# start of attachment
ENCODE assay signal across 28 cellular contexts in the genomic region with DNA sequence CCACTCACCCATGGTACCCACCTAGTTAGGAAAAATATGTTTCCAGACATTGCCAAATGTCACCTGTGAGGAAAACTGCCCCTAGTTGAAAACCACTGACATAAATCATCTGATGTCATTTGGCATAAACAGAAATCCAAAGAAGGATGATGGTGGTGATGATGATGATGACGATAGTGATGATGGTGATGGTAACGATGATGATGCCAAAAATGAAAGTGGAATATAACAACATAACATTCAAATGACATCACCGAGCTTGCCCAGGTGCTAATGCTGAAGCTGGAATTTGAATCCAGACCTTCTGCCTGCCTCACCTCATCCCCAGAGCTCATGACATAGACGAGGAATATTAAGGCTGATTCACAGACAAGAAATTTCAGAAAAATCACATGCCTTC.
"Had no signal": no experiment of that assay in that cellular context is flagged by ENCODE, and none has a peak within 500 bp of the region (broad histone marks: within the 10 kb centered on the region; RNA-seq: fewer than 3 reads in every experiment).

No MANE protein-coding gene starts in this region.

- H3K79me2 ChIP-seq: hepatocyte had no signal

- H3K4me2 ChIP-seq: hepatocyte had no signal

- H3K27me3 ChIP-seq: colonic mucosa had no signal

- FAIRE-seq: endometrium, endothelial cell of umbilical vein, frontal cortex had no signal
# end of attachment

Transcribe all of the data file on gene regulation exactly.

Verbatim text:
ENCODE assay signal across 28 cellular contexts in the genomic region with DNA sequence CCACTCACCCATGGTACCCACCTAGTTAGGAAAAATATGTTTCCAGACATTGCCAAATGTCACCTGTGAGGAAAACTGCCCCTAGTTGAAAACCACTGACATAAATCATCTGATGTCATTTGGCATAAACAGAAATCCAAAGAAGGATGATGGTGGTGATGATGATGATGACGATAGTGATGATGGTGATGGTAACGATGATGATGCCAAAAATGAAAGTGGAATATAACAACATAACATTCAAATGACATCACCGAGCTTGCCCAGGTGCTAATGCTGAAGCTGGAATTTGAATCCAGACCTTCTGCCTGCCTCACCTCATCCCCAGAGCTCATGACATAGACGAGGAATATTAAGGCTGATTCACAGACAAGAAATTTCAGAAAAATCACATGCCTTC.
"Had no signal": no experiment of that assay in that cellular context is flagged by ENCODE, and none has a peak within 500 bp of the region (broad histone marks: within the 10 kb centered on the region; RNA-seq: fewer than 3 reads in every experiment).

No MANE protein-coding gene starts in this region.

- H3K79me2 ChIP-seq: hepatocyte had no signal

- H3K4me2 ChIP-seq: hepatocyte had no signal

- H3K27me3 ChIP-seq: colonic mucosa had no signal

- FAIRE-seq: endometrium, endothelial cell of umbilical vein, frontal cortex had no signal